* HGFA’s summer program operated in a virtual format in 2020.
Source of data: HGFA annual reports/data dashboards
HGFA also uses the Star Reading assessment to track the percentage of students who enter grade 4 reading proficiently; values range from 60-70%. As well as using Star assessments to track reading and math proficiency from grades K through 8, HGFA tracks the percentage of students who enter grade 9 on time; this percentage has been 100% every year between 2013-14 and 2020-21. (Fig. 19)
* The Renaissance Star assessments were not administered in summer 2020, when the program operated in a virtual format.
Source of data: HGFA annual reports / data dashboards
HGFA uses SAT scores to track the reading and math proficiency of its high school students. Specifically, HGFA tracks the percentage of high school students meeting the College Board’s College and Career Readiness Benchmarks, which is defined as scoring at or above 480 on the Reading section of the SAT and at or above 530 on the Math section of the SAT. The percentage of students meeting these standards grew from 2018-19 to 2019-20, but it dropped in 2020-21, the first full school year of the pandemic.(Fig. 20)
*HGFA reported that 2020-2021 SAT participation was lower than in previous years, in part because of reduced ability to prepare for the test and in part due to the decision of many U.S. colleges not to require SAT or ACT scores for fall 2021 admission.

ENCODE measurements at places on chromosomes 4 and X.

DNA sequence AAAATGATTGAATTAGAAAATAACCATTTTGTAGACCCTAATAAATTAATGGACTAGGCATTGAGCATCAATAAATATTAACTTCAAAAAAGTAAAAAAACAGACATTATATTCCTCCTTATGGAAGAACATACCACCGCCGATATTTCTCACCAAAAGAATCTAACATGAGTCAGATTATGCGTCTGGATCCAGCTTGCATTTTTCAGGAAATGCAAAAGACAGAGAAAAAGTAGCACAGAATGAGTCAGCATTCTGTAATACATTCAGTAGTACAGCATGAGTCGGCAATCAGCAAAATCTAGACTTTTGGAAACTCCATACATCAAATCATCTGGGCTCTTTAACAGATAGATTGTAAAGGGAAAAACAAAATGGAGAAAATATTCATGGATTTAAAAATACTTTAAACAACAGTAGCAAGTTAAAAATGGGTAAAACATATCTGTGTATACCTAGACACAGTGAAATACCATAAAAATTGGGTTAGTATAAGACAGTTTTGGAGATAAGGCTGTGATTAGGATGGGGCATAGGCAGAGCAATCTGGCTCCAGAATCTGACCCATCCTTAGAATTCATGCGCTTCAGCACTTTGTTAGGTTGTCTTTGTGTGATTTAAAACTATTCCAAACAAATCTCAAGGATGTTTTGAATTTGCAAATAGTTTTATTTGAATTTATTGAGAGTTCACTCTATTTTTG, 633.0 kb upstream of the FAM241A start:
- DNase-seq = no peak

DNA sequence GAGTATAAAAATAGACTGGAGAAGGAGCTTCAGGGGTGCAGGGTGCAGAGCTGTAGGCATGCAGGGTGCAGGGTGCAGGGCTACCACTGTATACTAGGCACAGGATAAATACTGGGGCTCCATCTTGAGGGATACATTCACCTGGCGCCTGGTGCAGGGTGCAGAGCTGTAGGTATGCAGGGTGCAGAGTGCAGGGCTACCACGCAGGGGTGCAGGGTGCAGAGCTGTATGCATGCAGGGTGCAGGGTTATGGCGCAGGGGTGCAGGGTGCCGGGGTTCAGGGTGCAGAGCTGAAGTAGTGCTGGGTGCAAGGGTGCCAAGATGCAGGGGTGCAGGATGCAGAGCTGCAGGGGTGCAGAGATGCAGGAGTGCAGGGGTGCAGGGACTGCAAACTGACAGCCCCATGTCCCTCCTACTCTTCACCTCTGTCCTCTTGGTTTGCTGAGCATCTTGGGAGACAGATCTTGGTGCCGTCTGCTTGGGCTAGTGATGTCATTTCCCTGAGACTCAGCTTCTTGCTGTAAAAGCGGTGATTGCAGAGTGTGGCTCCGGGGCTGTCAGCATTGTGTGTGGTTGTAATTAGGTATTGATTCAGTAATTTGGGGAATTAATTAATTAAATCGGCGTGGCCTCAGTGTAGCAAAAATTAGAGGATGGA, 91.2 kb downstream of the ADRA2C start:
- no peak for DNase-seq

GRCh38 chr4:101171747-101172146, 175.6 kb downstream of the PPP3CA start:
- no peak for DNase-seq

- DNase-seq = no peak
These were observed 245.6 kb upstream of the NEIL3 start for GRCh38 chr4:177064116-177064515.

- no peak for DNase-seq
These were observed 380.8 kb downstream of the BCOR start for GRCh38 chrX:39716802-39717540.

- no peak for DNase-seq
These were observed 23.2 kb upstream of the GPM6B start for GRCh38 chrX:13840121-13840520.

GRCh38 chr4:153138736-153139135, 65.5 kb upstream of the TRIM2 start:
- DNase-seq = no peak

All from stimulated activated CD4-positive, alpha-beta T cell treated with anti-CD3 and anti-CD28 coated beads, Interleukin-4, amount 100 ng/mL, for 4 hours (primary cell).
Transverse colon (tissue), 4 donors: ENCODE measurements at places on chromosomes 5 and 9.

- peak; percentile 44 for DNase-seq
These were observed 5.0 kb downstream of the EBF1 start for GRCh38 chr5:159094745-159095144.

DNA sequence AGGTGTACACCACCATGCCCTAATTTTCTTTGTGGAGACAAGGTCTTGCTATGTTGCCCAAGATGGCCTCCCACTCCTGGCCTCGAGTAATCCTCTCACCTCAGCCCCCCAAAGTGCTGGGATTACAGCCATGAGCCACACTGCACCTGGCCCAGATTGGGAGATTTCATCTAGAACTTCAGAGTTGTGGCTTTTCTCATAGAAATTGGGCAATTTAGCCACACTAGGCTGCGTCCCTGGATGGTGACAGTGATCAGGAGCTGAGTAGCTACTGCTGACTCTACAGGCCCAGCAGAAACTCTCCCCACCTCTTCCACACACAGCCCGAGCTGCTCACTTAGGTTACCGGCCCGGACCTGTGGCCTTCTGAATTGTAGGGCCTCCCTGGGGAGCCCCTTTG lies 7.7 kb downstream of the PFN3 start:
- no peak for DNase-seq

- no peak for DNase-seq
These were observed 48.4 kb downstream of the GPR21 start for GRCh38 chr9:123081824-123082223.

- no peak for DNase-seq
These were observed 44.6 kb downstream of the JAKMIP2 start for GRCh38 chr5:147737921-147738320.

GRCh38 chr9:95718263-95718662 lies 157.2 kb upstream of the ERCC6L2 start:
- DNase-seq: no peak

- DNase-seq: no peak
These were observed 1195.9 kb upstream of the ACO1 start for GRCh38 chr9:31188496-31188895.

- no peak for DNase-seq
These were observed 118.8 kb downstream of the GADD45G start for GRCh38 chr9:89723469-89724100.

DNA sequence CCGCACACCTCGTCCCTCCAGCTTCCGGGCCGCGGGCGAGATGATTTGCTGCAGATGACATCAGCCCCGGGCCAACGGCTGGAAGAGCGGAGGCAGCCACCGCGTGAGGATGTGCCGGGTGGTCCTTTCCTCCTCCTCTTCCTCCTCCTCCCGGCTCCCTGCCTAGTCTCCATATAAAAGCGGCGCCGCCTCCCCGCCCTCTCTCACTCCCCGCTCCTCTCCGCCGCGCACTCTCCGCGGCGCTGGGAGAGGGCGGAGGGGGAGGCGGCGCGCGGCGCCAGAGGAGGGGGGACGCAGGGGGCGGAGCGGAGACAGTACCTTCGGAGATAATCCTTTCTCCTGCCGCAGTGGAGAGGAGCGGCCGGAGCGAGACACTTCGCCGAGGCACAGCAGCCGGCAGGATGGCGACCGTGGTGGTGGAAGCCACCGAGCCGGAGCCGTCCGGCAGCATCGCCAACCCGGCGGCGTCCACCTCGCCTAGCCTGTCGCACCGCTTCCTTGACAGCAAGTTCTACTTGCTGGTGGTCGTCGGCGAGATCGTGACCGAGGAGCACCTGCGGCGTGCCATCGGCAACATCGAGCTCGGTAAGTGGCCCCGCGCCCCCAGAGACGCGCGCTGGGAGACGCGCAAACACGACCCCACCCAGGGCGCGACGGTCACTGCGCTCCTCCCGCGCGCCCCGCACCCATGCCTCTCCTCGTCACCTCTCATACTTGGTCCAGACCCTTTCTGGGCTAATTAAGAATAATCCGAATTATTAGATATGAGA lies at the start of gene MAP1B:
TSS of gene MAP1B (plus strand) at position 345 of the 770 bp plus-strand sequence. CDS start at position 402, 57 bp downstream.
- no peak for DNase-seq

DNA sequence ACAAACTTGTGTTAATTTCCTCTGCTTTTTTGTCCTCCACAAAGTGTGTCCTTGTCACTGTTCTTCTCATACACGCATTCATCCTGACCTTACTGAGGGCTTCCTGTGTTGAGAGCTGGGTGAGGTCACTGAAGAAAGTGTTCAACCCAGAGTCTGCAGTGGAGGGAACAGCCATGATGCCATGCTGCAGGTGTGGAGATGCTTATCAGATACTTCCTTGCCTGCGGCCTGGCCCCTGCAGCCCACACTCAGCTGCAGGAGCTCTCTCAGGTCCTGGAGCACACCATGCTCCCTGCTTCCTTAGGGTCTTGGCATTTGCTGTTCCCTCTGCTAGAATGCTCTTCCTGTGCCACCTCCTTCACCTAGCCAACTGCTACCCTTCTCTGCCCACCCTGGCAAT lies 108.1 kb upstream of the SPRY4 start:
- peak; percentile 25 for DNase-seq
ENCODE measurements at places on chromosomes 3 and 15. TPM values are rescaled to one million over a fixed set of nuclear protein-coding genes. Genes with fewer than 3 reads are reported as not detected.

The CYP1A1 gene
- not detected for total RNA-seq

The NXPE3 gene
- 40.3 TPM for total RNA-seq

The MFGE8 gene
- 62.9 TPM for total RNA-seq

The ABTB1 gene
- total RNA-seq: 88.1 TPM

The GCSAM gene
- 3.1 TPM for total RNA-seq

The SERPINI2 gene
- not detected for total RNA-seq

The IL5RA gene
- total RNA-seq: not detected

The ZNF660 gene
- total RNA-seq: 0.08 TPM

Source of data: HGFA annual reports / data dashboards
HGFA also tracks the percentage of students who graduate from high school on time; this percentage has been 100% for 7 of 8 years between 2013-14 and 2020-21. (Fig. 21)
After administering the Child Trends social and emotional skills assessment periodically throughout the year in 2014-15, 2015-16, and 2016-17, HGFA transitioned in 2017-2018 to administering the SEL Benchmarks assessment during the summer. With the exception of 2020, when its summer program operated virtually, HGFA has administered the SEL Benchmarks assessment to rising K-9 students at the beginning and end of the summer program for the past four years. The EASEL lab at Harvard Graduate School of Education developed this teacher-report assessment and partners with HGFA to administer the assessment and analyze the results. The current version of the SEL Benchmarks assessment includes 13 items for grades K-5 and 21 items for grades 6-8; each item focuses on a specific skill, such as expressing feelings effectively, using appropriate conflict resolution strategies, or attending to the task at hand. When completing the assessment, teachers record how often they see each child demonstrate each of the SEL skills on a 4-point scale of 1 = Never; 2 = Rarely; 3 = Sometimes; and 4 = Always. Two teachers complete the assessment for each child, and the two scores are averaged.